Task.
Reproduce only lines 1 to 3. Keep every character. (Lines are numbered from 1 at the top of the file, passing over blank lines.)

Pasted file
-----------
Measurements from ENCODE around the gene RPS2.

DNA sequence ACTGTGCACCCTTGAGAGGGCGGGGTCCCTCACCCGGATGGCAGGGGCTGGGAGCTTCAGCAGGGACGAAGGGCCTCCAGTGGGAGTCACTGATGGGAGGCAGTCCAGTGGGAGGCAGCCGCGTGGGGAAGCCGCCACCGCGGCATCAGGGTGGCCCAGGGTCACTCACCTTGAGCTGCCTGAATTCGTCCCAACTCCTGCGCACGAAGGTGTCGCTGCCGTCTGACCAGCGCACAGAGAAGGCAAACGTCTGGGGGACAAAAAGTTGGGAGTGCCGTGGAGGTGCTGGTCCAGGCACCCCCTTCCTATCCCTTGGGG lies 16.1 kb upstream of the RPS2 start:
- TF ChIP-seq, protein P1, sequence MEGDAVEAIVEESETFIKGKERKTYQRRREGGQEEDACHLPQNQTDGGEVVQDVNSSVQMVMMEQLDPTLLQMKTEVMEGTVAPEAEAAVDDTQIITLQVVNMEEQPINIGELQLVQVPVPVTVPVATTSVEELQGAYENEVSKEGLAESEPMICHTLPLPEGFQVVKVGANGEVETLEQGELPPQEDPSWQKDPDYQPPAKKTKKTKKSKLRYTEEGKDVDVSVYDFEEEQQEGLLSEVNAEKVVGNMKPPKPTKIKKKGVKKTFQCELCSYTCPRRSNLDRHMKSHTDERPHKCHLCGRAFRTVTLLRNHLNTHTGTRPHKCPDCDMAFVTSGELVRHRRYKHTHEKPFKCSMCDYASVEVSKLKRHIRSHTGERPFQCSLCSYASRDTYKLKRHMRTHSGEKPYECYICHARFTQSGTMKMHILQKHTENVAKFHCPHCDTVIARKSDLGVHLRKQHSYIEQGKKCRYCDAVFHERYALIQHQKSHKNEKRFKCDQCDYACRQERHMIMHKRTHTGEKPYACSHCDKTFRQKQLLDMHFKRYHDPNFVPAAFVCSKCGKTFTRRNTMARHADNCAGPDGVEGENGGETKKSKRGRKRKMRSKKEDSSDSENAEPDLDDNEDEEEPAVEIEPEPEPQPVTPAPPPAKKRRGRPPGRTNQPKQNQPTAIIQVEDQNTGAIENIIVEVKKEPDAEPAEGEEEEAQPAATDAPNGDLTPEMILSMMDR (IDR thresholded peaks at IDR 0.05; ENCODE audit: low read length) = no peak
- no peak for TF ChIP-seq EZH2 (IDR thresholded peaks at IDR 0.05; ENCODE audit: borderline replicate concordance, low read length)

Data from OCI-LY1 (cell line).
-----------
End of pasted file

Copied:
Measurements from ENCODE around the gene RPS2.

DNA sequence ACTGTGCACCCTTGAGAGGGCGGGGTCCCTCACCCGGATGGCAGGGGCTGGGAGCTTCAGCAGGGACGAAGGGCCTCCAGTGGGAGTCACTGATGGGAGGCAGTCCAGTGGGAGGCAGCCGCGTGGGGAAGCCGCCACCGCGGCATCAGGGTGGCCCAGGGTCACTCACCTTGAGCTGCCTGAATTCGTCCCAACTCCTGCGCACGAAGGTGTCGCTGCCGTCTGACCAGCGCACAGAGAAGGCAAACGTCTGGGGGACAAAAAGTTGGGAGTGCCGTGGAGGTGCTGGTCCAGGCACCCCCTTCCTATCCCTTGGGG lies 16.1 kb upstream of the RPS2 start:
- TF ChIP-seq, protein P1, sequence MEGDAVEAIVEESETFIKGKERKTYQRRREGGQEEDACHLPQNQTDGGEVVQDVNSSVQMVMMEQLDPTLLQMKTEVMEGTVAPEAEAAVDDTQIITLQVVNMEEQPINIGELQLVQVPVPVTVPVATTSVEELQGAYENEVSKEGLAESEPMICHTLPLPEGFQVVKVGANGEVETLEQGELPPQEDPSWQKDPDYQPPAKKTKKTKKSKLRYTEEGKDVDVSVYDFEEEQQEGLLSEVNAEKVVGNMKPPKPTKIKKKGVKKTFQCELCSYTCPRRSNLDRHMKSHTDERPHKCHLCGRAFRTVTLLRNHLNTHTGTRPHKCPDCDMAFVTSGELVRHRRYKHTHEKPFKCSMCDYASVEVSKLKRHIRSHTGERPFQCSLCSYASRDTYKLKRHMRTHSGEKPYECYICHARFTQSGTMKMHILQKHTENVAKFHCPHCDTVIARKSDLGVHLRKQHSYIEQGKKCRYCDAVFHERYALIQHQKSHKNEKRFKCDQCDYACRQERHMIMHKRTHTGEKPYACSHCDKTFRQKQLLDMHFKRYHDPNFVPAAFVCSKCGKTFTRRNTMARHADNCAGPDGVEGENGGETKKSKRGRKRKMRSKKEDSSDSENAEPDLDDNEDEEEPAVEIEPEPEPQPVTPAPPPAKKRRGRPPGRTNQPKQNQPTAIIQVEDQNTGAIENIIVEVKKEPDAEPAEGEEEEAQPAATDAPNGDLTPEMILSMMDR (IDR thresholded peaks at IDR 0.05; ENCODE audit: low read length) = no peak